Questions Are The Answer

Sept. 20, 2019

The courtroom only had a few people sitting quietly in it when I had the opportunity to watch a very talented attorney begin asking a series of questions on behalf of his client. The attorney I am referring to happened to be my personal and corporate attorney — who eventually became a judge in central Florida — and I had agreed to meet him for lunch after the trial.

One of the things he shared with me about practicing law was that when he was examining or cross-examining a witness in either a civil or criminal case, he never wanted to ask a question he did not know the answer to before asking the question. While that was not always possible, it was most certainly his goal. 

During lunch that day, we discussed the similarities between how a professional salesperson and an attorney present their case to a sales prospect, or how an attorney proceeds with their prosecution or defense for their client. The salesperson wants to present all the reasons their prospect should benefit from their product or service just as the attorney wants to present the best possible scenario for the client.

Just as we were leaving the restaurant, he turned to me and made what I thought was a very profound statement. He said that whether you are practicing law or making a sales presentation, “If you ask the right question, you will get the answer you want to hear the overwhelming majority of the time.”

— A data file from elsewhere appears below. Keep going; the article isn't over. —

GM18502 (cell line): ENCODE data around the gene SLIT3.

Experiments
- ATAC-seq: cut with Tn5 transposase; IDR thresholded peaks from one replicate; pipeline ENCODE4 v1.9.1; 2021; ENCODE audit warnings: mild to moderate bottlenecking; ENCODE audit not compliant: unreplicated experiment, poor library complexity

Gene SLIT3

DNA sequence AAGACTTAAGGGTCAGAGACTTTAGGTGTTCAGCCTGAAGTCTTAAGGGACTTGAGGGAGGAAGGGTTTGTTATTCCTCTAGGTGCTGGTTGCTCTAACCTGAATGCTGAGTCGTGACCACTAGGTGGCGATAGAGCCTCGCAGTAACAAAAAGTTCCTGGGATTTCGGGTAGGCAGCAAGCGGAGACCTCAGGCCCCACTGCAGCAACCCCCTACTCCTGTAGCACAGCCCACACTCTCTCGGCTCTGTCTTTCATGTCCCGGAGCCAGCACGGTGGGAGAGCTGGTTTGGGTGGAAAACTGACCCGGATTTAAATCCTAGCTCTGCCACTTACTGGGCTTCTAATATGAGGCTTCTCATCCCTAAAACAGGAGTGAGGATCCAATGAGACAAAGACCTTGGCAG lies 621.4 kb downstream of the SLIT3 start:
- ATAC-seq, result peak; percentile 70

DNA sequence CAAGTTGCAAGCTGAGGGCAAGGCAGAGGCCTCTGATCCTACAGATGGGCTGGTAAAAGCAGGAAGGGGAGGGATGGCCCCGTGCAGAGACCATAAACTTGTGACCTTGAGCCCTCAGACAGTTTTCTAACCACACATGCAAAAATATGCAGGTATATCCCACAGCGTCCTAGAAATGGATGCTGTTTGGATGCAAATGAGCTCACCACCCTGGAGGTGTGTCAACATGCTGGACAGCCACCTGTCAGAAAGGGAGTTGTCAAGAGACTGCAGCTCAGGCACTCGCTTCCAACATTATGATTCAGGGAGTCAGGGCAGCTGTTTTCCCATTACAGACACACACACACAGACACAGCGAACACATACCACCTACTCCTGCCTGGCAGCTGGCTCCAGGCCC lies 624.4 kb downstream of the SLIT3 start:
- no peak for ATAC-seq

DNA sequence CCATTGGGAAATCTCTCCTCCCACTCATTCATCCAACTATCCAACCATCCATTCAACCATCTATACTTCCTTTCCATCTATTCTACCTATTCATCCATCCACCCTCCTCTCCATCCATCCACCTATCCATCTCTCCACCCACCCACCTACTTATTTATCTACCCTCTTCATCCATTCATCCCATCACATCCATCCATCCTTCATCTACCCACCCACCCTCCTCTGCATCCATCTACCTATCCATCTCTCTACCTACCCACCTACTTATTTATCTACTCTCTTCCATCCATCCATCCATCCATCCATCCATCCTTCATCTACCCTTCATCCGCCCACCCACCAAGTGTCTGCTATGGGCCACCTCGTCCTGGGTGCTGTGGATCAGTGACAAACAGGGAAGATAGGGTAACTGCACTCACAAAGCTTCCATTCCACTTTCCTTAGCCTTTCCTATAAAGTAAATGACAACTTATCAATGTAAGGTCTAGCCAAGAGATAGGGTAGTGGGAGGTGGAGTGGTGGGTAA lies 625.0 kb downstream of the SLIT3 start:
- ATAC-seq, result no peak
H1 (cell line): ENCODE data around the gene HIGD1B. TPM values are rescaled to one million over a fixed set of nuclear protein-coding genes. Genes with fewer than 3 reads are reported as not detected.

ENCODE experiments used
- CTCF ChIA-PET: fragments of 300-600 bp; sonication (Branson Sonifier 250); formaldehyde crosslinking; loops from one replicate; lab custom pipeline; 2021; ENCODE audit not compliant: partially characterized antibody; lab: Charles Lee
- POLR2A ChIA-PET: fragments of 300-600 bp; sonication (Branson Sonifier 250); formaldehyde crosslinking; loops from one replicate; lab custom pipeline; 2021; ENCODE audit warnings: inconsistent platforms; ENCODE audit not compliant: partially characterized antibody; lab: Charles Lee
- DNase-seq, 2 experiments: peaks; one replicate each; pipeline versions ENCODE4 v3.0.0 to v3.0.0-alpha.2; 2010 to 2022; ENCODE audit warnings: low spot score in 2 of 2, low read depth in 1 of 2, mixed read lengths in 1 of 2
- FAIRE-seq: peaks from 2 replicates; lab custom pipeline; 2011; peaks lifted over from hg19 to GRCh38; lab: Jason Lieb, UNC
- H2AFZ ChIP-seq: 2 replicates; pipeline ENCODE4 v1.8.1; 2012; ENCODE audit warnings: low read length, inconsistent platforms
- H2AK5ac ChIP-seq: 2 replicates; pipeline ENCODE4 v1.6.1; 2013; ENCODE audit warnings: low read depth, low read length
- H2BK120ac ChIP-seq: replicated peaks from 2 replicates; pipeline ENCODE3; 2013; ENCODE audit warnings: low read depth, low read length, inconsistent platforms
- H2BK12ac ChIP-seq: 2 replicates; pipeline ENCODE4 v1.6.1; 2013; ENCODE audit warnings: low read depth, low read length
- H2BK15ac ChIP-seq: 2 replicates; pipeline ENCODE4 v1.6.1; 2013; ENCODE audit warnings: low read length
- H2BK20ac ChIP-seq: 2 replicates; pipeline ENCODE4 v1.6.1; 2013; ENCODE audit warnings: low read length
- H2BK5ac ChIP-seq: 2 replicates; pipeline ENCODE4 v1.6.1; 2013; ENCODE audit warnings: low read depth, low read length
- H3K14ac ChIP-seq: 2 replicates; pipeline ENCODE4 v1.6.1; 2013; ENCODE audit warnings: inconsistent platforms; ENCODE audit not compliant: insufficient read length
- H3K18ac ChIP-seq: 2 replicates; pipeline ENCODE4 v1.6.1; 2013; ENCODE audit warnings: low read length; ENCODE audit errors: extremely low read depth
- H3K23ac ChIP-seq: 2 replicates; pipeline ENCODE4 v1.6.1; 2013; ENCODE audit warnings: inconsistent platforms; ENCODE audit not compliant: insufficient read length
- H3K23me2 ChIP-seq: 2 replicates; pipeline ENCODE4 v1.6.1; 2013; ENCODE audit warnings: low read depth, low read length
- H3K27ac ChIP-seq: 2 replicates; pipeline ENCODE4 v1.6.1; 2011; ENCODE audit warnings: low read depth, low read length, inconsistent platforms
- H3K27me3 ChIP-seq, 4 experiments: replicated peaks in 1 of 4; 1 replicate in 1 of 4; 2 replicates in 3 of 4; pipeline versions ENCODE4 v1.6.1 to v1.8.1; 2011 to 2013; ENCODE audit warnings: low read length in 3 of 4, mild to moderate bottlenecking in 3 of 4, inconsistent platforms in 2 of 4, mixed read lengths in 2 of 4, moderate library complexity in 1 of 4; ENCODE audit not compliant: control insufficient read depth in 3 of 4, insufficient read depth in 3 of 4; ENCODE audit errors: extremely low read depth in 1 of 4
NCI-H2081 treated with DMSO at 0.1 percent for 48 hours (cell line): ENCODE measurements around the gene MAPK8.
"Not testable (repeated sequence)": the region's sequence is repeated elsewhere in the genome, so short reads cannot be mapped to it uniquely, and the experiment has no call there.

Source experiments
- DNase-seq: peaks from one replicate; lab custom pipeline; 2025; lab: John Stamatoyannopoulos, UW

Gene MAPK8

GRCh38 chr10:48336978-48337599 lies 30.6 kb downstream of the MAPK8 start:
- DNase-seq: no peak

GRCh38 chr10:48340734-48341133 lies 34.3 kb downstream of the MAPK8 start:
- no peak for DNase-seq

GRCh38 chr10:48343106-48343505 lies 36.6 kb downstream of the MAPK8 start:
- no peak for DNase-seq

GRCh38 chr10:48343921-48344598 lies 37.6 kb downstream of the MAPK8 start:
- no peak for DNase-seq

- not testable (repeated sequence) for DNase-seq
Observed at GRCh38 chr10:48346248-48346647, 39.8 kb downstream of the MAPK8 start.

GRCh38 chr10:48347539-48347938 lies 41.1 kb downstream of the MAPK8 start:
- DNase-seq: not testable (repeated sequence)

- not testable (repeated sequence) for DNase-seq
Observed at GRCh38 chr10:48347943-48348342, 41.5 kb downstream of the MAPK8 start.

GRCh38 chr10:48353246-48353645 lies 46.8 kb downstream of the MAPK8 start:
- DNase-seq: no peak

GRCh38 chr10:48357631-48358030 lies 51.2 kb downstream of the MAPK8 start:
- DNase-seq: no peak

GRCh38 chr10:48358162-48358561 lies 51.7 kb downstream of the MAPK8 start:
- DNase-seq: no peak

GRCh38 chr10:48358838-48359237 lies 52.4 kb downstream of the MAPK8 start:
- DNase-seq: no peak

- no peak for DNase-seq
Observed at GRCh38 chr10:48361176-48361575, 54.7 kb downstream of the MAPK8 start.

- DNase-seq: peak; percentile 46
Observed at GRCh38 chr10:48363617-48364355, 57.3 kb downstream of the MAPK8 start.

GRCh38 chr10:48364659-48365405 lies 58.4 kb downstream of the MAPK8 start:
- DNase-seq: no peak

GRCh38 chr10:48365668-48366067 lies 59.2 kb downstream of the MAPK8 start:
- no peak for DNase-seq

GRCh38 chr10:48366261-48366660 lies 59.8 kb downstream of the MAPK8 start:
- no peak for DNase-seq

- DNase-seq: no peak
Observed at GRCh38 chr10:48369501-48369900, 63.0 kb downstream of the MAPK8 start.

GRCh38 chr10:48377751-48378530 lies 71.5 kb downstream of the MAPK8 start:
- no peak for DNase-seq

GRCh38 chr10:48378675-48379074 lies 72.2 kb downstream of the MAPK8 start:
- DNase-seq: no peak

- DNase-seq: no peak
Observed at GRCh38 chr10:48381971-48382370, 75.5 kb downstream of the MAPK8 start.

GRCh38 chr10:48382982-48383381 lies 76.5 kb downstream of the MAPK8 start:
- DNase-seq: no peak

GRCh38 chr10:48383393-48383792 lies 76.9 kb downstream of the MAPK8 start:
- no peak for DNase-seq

Asking prospects the right questions

If you are now saying to yourself, “What in the world does this have to do with my vending business?” let me make the connection for you. I will start by asking, “Are you asking the right or wrong questions when you are presenting your case to a new location about letting your vending company provide refreshment services to their employees?”

I am going to share with you some examples of what type of questions you should be asking your potential customers. Since I came into the vending industry in 1994 in Orlando, FL, I have seen and heard a veritable plethora of questions from vending company owners and managers. Unfortunately, I have many times heard vending operators ask some questions that left me befuddled.

Several of my clients have asked the location contact person, “do you want to receive a commission on our monthly sales for your company?” The answer on a number of occasions was, “are you saying you will pay us to have your machines in our building?” Another doozy of a question I have heard is, “do you want Brand A or Brand B products in your cold drink machine?” These are just two examples of asking the location questions that do not benefit your vending company.

I have literally been in hundreds and hundreds of locations since 1994 and I can look you straight in the eye and say I can count on one hand the number of locations we have paid a commission. Some vending companies make a big deal of advertising highest commissions paid in their literature and on their website. You work hard to make your vending company profitable — and then to just willy-nilly offer some of your profits when the location has never been paid a commission just does not make sense to me.